Related Articles:
How to Clone/Backup Linux Systems Using – Mondo Rescue Disaster Recovery Tool (TecMint.com)
Redo Backup and Recovery Tool to Backup and Restore Linux Systems (TecMint.com)

Asterisk 1.8.x and FreePBX users: How to NOT answer Google Voice calls UNTIL the called extension answers

 

Important
This is an edited version of a post that originally appeared on a blog called The Michigan Telephone Blog, which was written by a friend before he decided to stop blogging. It is reposted with his permission. Comments dated before the year 2013 were originally posted to his blog.

EDIT (May, 2018): FreePBX and Asterisk users that wish to continue using Google Voice after Google drops XMPP support should go here: How to use Google Voice with FreePBX and Asterisk without using XMPP or buying new hardware.

This article was originally published in December, 2010 and may contain out-of-date information.

Many folks are experimenting with Asterisk 1.8.x and Google Voice.  In most cases the way it’s set up is that when a Google Voice call arrives, Asterisk answers the call, then sends a touch-tone digit “1” to Google Voice to answer the call, then proceeds to ring the destination extension.  This is necessary because when you configure Google Voice to use a Gtalk destination, they require you to press “1” to accept the call, even if you’ve configured Google Voice not to require that.  I don’t know if this is a bug in Google Voice or if they did it that way deliberately for some reason, but answering the call and accepting it upon arrival at the PBX has a few unintended side effects:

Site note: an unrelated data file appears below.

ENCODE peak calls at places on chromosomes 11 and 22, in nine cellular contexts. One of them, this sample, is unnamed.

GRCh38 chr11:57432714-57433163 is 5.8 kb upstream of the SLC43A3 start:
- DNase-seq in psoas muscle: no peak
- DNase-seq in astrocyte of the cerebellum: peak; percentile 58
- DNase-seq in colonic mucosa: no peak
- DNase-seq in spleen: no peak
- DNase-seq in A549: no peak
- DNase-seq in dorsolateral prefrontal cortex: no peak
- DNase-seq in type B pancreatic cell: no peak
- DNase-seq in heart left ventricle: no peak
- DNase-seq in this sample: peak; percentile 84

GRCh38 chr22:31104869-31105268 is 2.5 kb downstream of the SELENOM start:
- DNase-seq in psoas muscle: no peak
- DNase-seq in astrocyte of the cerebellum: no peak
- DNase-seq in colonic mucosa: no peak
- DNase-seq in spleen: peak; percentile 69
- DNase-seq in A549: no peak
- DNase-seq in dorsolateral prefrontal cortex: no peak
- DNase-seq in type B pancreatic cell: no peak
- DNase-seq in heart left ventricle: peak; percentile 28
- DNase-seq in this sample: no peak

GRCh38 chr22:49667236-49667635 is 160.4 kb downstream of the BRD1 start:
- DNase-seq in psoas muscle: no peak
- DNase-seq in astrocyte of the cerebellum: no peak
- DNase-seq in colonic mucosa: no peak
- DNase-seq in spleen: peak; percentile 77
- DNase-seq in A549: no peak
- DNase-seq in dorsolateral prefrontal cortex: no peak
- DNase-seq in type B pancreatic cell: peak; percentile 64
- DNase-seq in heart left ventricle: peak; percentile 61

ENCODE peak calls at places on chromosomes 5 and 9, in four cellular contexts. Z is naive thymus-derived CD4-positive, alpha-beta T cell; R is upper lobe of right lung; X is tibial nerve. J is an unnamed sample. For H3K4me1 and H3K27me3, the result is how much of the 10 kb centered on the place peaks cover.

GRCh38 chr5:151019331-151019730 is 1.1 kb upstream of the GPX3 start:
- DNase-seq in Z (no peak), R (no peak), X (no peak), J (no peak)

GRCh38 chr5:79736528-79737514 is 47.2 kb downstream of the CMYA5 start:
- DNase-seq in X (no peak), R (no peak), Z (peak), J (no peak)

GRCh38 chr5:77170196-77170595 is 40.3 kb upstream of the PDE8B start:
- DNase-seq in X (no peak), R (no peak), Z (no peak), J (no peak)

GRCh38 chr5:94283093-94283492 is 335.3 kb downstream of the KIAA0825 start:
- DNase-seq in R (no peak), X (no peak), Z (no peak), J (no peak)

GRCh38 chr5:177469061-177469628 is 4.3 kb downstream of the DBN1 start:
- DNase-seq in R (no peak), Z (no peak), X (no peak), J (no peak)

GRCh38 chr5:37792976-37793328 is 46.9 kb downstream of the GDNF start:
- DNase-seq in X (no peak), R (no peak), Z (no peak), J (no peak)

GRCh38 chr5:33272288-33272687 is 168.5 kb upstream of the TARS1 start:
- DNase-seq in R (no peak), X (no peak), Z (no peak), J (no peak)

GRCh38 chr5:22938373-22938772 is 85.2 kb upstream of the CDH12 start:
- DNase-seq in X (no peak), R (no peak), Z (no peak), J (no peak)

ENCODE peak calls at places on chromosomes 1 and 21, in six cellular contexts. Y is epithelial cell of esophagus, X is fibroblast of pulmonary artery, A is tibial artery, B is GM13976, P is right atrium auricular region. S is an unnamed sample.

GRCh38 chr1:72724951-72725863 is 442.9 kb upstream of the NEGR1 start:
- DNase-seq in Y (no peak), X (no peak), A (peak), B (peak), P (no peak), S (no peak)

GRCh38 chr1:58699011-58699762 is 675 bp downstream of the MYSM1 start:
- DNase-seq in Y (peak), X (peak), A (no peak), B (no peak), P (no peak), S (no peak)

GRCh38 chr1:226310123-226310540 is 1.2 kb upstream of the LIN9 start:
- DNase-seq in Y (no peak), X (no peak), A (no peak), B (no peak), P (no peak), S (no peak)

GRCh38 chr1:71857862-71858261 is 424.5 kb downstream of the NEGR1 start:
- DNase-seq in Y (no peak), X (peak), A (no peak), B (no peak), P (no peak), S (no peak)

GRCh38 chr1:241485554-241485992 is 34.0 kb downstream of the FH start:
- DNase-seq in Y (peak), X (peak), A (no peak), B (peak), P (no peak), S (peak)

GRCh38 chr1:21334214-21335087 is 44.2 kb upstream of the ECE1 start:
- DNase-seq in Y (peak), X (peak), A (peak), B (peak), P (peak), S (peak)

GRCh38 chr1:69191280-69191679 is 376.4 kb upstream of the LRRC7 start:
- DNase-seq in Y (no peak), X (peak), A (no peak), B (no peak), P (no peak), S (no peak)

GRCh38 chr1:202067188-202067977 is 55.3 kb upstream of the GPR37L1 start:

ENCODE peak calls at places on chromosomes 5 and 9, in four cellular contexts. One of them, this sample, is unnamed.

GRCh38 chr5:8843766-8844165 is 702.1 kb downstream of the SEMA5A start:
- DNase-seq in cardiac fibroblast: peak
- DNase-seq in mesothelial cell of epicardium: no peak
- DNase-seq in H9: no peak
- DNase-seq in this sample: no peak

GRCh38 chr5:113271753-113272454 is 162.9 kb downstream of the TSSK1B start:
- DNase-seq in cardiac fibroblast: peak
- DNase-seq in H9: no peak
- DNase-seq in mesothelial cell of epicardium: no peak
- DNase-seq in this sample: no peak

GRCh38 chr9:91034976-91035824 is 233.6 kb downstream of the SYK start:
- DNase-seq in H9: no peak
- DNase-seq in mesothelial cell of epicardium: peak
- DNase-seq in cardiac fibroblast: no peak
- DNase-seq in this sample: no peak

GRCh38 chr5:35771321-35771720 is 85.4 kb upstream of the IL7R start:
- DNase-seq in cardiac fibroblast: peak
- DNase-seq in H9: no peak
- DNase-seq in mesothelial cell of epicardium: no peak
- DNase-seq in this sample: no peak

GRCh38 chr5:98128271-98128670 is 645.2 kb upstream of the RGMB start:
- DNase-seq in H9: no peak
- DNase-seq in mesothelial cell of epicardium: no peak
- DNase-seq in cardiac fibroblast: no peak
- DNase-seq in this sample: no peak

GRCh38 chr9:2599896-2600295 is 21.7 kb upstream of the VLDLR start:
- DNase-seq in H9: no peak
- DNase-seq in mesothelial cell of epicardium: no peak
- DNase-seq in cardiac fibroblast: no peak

• If your callers pay for long distance by the minute, they get charged from the moment the called extension begins ringing – even if you never answer the call.
  • You can’t use Google Voice’s Voicemail, nor their transcription service, because you’ve already answered the call.
  • Callers may hear a confusing double ringing tone at the start of ringing — one ring from Google Voice and the rest from Asterisk.

On the other hand, there are some advantages to doing it that way:

  • Because you’ve answered the call, you can let the extension ring as long as you like before sending it to voicemail, and Google Voice won’t snatch it away in 25 seconds and send it to their voicemail.
  • You can use Asterisk’s voicemail, if that’s what you prefer.

For those who’d prefer to let Google Voice handle their voicemail, or who object to making callers pay to listen to up to 25 seconds of ringing, there is a way to not answer the call and send the touch tone “1” until  after the destination extension has actually picked up the call.  If you are using plain vanilla Asterisk, all you have to do is make sure your Dial() command contains two additional options.  Consider this example line of Asterisk dialplan:

exten => gvoicein,n,Dial(SIP/1004,35,rTWtwaD(:1))

The important part here is the aD(:1) — the other options can be whatever you’d normally use, if any, but it’s the aD(:1) that does the magic. Now at this point, if you’re a FreePBX user you may be wondering how on earth you can modify the Dial() string, since the code that generates it is buried deep within the bowels of FreePBX. Fortunately, there is a way. Consider the following piece of code that might be used in extensions_custom.conf to bring in Google Voice calls:

[googlein]
exten => _[0-9a-z].,1,Noop(Incoming Google Voice call for ${EXTEN})
exten => _[0-9a-z].,n,Set(CALLERID(name)=${CUT(CALLERID(name),@,1)})
exten => _[0-9a-z].,n,GotoIf($["${CALLERID(name):0:2}" != "+1"]?notrim)
exten => _[0-9a-z].,n,Set(CALLERID(name)=${CALLERID(name):2})